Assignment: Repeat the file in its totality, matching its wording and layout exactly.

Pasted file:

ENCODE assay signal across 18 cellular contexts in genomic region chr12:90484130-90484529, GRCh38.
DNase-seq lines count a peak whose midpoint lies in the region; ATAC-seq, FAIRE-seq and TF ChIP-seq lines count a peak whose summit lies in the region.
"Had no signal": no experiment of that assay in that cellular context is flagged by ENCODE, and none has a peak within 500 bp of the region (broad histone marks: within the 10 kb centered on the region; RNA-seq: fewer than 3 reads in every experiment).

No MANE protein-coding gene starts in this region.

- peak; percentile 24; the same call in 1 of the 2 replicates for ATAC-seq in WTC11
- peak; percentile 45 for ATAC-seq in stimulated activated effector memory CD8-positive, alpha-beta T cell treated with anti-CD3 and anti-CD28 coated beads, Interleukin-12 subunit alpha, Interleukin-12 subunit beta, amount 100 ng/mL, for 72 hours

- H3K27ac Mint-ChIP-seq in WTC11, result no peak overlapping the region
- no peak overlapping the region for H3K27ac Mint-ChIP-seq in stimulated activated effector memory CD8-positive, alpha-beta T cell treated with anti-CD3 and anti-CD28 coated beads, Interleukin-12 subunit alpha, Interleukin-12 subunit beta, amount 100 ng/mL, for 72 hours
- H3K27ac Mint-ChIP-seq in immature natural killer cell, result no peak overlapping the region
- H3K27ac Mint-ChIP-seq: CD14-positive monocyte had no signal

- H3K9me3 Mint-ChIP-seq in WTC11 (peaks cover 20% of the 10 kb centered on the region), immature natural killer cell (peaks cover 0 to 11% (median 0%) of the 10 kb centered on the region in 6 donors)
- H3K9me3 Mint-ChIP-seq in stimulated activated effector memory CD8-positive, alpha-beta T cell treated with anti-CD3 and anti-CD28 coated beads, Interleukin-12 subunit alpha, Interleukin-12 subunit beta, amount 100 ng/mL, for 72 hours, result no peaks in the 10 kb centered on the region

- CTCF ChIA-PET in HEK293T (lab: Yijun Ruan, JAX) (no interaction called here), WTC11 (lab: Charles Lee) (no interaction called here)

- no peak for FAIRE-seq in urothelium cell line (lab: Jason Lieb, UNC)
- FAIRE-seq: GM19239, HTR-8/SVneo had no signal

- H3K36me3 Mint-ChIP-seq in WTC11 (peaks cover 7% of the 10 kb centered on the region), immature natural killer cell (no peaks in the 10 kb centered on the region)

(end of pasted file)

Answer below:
ENCODE assay signal across 18 cellular contexts in genomic region chr12:90484130-90484529, GRCh38.
DNase-seq lines count a peak whose midpoint lies in the region; ATAC-seq, FAIRE-seq and TF ChIP-seq lines count a peak whose summit lies in the region.
"Had no signal": no experiment of that assay in that cellular context is flagged by ENCODE, and none has a peak within 500 bp of the region (broad histone marks: within the 10 kb centered on the region; RNA-seq: fewer than 3 reads in every experiment).

No MANE protein-coding gene starts in this region.

- peak; percentile 24; the same call in 1 of the 2 replicates for ATAC-seq in WTC11
- peak; percentile 45 for ATAC-seq in stimulated activated effector memory CD8-positive, alpha-beta T cell treated with anti-CD3 and anti-CD28 coated beads, Interleukin-12 subunit alpha, Interleukin-12 subunit beta, amount 100 ng/mL, for 72 hours

- H3K27ac Mint-ChIP-seq in WTC11, result no peak overlapping the region
- no peak overlapping the region for H3K27ac Mint-ChIP-seq in stimulated activated effector memory CD8-positive, alpha-beta T cell treated with anti-CD3 and anti-CD28 coated beads, Interleukin-12 subunit alpha, Interleukin-12 subunit beta, amount 100 ng/mL, for 72 hours
- H3K27ac Mint-ChIP-seq in immature natural killer cell, result no peak overlapping the region
- H3K27ac Mint-ChIP-seq: CD14-positive monocyte had no signal

- H3K9me3 Mint-ChIP-seq in WTC11 (peaks cover 20% of the 10 kb centered on the region), immature natural killer cell (peaks cover 0 to 11% (median 0%) of the 10 kb centered on the region in 6 donors)
- H3K9me3 Mint-ChIP-seq in stimulated activated effector memory CD8-positive, alpha-beta T cell treated with anti-CD3 and anti-CD28 coated beads, Interleukin-12 subunit alpha, Interleukin-12 subunit beta, amount 100 ng/mL, for 72 hours, result no peaks in the 10 kb centered on the region

- CTCF ChIA-PET in HEK293T (lab: Yijun Ruan, JAX) (no interaction called here), WTC11 (lab: Charles Lee) (no interaction called here)

- no peak for FAIRE-seq in urothelium cell line (lab: Jason Lieb, UNC)
- FAIRE-seq: GM19239, HTR-8/SVneo had no signal

- H3K36me3 Mint-ChIP-seq in WTC11 (peaks cover 7% of the 10 kb centered on the region), immature natural killer cell (no peaks in the 10 kb centered on the region)